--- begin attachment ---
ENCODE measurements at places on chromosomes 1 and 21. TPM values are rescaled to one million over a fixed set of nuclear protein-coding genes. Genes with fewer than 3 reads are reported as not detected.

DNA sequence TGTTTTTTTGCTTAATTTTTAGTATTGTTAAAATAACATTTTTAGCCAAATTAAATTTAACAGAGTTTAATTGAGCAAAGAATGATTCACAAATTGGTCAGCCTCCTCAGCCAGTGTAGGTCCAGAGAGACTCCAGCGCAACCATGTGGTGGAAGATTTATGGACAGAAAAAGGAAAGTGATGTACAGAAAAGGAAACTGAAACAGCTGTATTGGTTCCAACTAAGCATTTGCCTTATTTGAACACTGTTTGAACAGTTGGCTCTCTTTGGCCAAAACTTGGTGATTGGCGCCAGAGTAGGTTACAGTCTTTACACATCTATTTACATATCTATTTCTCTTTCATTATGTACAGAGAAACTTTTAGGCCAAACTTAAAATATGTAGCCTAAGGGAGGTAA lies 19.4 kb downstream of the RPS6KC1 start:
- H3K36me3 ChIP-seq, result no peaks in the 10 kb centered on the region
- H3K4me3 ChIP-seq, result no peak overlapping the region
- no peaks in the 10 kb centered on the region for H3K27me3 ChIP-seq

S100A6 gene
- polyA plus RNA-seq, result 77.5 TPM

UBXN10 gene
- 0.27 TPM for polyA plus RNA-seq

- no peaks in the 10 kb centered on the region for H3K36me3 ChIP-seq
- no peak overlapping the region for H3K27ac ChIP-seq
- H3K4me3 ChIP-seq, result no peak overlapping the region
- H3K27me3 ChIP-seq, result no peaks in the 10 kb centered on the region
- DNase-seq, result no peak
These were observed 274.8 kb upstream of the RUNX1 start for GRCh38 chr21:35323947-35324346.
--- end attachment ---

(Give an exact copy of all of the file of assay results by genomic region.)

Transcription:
ENCODE measurements at places on chromosomes 1 and 21. TPM values are rescaled to one million over a fixed set of nuclear protein-coding genes. Genes with fewer than 3 reads are reported as not detected.

DNA sequence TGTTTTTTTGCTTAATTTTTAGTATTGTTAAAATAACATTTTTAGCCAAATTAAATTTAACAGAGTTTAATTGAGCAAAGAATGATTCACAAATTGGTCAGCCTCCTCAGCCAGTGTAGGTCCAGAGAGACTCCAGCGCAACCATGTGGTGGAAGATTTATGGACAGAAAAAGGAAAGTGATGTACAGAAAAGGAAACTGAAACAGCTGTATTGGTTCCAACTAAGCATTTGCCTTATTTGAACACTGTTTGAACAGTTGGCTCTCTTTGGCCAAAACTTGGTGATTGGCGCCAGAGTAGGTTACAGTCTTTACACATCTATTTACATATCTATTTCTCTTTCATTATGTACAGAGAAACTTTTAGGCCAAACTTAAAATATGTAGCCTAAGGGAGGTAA lies 19.4 kb downstream of the RPS6KC1 start:
- H3K36me3 ChIP-seq, result no peaks in the 10 kb centered on the region
- H3K4me3 ChIP-seq, result no peak overlapping the region
- no peaks in the 10 kb centered on the region for H3K27me3 ChIP-seq

S100A6 gene
- polyA plus RNA-seq, result 77.5 TPM

UBXN10 gene
- 0.27 TPM for polyA plus RNA-seq

- no peaks in the 10 kb centered on the region for H3K36me3 ChIP-seq
- no peak overlapping the region for H3K27ac ChIP-seq
- H3K4me3 ChIP-seq, result no peak overlapping the region
- H3K27me3 ChIP-seq, result no peaks in the 10 kb centered on the region
- DNase-seq, result no peak
These were observed 274.8 kb upstream of the RUNX1 start for GRCh38 chr21:35323947-35324346.